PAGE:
There are currently some 1,650 wells drilled in the state, with as many as 120,000 coming before the rush is over, sometime next decade. That means some fundamental questions need answering before the development curve spikes.
Without additional revenue, the Department of Environmental Protection, the Pennsylvania office that issues the licensing permits, will have a hard time putting enough inspectors in the field to meet the avalanche of new drilling on its way. This is a big problem, given the budget cuts resulting from the state deficit.
Other departments face similar additional expenses resulting from drilling and are under the same constraints. These include wildlife and fisheries, timber, rivers and streams, parklands, and conservation services.
Funding the additional expenses in these categories will be hard enough without a severance tax (which is why all other states have one). However, that's not the only difficulty here.
I think a major issue is being ignored – not just in Pennsylvania, but elsewhere in the U.S. and Canada, where unconventional gas and oil drilling are revving up.
This is not about the normal budgetary debate between the spenders and the cutters; it's s about the impacts of a game-changing energy play in ways people aren't even talking about yet.
Local Adverse Economic Indicators Are Mounting
We have indications in Pennsylvania that significant rises are forming in what I call "local adverse economic indicators," which involve the following, just for starters:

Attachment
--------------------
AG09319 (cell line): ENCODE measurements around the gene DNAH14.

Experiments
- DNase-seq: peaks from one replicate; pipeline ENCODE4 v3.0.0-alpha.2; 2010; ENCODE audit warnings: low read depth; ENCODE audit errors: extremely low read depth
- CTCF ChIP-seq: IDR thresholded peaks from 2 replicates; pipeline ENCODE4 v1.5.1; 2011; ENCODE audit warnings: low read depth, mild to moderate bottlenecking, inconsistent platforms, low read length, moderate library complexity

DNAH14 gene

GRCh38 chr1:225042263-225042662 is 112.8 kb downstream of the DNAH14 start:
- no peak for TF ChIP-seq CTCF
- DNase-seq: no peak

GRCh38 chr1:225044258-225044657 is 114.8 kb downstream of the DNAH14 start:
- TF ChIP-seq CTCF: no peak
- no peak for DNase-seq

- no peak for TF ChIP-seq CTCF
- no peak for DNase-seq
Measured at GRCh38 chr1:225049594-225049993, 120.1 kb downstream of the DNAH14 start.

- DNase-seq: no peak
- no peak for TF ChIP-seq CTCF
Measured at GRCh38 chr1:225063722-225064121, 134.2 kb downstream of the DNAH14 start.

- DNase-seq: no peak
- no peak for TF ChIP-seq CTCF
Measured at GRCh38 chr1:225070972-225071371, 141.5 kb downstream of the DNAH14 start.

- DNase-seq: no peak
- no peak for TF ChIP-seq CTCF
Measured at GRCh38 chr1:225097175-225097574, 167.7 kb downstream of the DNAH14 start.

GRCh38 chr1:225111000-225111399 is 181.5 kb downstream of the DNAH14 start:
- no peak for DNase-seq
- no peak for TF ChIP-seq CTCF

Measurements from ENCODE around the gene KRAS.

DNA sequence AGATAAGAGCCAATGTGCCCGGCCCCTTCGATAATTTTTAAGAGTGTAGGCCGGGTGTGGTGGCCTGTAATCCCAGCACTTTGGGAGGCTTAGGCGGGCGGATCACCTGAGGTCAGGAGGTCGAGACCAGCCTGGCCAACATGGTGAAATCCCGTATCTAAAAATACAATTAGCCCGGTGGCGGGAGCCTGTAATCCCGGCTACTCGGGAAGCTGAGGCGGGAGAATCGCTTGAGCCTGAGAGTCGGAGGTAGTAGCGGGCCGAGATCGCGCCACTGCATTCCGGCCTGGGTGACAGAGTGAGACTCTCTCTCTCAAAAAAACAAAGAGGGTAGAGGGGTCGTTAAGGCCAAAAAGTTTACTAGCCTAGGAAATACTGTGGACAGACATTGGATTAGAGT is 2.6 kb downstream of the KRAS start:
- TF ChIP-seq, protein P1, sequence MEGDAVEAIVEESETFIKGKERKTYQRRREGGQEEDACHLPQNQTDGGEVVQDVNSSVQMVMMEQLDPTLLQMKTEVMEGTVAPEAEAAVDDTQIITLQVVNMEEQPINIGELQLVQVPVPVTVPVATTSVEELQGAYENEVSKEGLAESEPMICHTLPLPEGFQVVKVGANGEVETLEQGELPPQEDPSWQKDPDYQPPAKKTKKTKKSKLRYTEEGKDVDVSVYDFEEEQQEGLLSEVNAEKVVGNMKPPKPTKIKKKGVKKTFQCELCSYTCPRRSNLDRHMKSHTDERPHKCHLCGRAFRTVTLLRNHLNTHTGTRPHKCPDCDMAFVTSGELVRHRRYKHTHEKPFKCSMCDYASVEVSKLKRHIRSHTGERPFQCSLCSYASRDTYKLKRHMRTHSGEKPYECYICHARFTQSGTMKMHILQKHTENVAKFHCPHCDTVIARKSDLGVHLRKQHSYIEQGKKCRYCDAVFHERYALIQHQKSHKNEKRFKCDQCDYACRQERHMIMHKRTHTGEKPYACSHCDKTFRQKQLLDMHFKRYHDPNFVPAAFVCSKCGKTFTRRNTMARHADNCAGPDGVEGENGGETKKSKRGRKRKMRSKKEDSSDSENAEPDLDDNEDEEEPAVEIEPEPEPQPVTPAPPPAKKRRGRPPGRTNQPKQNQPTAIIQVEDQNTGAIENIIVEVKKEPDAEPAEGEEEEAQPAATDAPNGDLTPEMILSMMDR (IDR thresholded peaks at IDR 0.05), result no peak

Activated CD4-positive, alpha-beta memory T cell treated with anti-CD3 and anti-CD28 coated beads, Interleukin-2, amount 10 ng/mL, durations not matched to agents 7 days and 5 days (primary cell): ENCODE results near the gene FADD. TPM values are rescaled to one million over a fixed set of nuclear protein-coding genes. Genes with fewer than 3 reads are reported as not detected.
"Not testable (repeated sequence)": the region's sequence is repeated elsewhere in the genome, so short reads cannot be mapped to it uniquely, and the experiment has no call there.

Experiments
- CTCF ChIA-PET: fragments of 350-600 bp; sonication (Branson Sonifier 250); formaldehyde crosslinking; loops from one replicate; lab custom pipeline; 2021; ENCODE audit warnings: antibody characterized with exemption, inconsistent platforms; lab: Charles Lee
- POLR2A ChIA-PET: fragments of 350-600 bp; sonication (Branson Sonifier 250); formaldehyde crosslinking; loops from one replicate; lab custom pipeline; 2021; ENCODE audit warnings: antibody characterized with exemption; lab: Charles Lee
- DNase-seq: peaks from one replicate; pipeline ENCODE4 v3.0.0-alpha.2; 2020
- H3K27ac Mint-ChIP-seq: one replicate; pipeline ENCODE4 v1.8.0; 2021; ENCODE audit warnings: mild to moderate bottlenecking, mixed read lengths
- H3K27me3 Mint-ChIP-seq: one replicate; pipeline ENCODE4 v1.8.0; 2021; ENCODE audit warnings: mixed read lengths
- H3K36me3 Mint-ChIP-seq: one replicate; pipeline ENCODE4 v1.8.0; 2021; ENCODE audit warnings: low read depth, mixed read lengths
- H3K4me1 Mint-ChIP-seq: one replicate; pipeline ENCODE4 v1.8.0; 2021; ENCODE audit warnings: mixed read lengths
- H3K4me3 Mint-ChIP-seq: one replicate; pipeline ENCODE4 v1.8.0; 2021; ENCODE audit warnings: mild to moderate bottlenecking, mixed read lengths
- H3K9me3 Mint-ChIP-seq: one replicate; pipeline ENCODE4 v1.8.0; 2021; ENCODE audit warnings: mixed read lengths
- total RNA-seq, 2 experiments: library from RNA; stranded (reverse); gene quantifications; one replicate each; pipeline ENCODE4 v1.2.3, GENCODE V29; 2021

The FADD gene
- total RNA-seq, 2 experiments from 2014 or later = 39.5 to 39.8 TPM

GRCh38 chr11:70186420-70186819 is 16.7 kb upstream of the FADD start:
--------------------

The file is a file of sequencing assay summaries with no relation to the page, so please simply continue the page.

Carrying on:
- Damage to local infrastructure (especially roads).
- Additional demands on local services resulting from labor mobility (schools, assistance programs, hospitals, police, and fire).
- Decline in property values from contiguous drilling.
- Localized inflation (already seen in housing and dual-usage equipment/supplies).
- Imbalances in local sector employment patterns.
- Water supply problems (hydrofracking for shale gas requires large volumes of water, putting it in competition with agricultural, industrial, municipal, and recreational uses).
Now, any primary revision in an economy will cause ancillary negatives. In this case, those negatives will primarily hit the communities in which drilling takes place. Despite the companies spending more in those communities, prior experience in Texas and Arkansas indicates that these negative effects will hang on long after the drilling money stops.
This is what Harrisburg must understand, and why what is happening in Pennsylvania will be an important lesson for other U.S., Canadian, and foreign locations where shale gas production is intensifying. Unless there is a genuine way to balance the increasing local problems with sources of revenue to meet them, you end up with an unfunded mandate – the state sets down policy, but the localities have to figure out how to pay for it.
It would be the cruelest of ironies if the shale gas opportunity was lost. Yet it may well come down to that, because behind the debate on the severance tax lies a fundamental concern over something else: The quality of life of the people who were there before the drilling started, and who will be there long after it ends.